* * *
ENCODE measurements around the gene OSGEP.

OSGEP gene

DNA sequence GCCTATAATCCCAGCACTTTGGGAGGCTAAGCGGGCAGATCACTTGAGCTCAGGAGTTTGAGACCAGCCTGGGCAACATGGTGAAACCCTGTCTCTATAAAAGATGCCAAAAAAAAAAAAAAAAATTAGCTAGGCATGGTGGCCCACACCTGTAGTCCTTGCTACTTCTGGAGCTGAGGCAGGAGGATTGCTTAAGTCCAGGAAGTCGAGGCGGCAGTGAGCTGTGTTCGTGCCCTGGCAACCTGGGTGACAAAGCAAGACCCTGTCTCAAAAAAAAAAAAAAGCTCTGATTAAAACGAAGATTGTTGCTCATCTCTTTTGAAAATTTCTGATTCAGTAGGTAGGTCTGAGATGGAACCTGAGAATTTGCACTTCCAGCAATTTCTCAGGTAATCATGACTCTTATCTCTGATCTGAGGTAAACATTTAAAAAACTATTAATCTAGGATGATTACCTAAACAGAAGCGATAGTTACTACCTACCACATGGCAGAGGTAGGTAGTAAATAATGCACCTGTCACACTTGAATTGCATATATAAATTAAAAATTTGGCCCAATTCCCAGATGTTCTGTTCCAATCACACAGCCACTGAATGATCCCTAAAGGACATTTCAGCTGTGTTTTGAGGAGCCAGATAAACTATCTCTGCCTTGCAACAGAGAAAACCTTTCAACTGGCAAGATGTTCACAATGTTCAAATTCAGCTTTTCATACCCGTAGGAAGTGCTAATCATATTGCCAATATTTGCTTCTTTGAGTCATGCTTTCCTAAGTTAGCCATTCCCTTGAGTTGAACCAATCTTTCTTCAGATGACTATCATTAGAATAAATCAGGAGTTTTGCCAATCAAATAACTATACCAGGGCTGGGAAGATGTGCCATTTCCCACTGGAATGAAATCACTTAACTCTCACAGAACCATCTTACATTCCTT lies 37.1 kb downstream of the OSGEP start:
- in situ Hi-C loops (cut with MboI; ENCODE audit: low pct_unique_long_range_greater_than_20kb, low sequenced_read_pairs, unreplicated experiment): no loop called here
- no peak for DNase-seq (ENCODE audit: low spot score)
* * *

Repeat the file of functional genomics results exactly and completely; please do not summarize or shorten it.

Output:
ENCODE measurements around the gene OSGEP.

OSGEP gene

DNA sequence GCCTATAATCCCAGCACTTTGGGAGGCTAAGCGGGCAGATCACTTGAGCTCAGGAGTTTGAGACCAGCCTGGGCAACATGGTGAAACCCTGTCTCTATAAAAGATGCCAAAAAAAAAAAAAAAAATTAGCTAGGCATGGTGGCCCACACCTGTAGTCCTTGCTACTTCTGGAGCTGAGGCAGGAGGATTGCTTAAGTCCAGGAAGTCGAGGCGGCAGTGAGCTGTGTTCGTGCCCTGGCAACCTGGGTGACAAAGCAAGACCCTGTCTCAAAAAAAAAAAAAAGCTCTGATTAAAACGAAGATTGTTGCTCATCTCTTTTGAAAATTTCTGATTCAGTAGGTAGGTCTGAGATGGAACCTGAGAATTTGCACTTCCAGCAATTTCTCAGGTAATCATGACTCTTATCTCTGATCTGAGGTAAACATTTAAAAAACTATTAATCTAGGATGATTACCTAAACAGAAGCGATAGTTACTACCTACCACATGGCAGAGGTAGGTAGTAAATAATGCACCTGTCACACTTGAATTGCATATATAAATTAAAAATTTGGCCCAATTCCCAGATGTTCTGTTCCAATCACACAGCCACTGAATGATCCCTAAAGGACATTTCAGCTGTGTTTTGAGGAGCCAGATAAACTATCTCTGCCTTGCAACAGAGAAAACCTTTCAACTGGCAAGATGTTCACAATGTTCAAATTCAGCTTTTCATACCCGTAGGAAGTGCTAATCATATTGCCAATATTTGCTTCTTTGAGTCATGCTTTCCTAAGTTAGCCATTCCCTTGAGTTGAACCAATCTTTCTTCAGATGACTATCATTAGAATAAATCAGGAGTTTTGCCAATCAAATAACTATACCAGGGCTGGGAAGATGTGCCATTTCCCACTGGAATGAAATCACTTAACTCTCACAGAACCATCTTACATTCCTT lies 37.1 kb downstream of the OSGEP start:
- in situ Hi-C loops (cut with MboI; ENCODE audit: low pct_unique_long_range_greater_than_20kb, low sequenced_read_pairs, unreplicated experiment): no loop called here
- no peak for DNase-seq (ENCODE audit: low spot score)